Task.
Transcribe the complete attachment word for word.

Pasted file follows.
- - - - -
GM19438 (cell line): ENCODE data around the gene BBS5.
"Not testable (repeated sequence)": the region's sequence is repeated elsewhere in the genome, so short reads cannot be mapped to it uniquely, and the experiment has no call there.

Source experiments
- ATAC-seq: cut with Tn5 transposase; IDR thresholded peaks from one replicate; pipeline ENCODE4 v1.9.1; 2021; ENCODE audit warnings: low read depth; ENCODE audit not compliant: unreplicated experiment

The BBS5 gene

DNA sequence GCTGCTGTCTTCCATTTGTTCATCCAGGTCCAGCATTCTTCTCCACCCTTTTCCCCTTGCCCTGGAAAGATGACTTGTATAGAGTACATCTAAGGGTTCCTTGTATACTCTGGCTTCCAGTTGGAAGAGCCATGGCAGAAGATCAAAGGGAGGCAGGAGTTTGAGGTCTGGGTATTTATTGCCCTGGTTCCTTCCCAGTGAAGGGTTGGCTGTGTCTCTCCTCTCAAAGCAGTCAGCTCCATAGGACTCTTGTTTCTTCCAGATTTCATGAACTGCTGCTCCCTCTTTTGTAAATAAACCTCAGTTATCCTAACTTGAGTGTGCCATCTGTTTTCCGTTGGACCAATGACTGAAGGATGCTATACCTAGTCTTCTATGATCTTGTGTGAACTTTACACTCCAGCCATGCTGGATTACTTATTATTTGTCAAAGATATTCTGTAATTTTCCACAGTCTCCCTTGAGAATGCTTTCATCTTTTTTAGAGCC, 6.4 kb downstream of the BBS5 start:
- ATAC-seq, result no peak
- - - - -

GM19438 (cell line): ENCODE data around the gene BBS5.
"Not testable (repeated sequence)": the region's sequence is repeated elsewhere in the genome, so short reads cannot be mapped to it uniquely, and the experiment has no call there.

Source experiments
- ATAC-seq: cut with Tn5 transposase; IDR thresholded peaks from one replicate; pipeline ENCODE4 v1.9.1; 2021; ENCODE audit warnings: low read depth; ENCODE audit not compliant: unreplicated experiment

The BBS5 gene

DNA sequence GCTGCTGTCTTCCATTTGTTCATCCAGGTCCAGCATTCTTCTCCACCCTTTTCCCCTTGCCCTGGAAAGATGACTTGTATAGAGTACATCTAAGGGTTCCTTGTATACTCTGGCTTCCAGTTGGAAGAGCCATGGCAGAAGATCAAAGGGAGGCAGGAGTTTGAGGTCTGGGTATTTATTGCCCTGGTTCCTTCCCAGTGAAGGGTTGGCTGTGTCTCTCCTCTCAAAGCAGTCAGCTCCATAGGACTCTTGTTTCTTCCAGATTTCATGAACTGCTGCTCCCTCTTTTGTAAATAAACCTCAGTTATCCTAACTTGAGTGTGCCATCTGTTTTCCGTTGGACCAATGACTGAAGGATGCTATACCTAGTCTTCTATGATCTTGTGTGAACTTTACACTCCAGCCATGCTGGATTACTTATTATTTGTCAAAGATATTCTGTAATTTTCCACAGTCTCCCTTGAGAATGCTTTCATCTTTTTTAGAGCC, 6.4 kb downstream of the BBS5 start:
- ATAC-seq, result no peak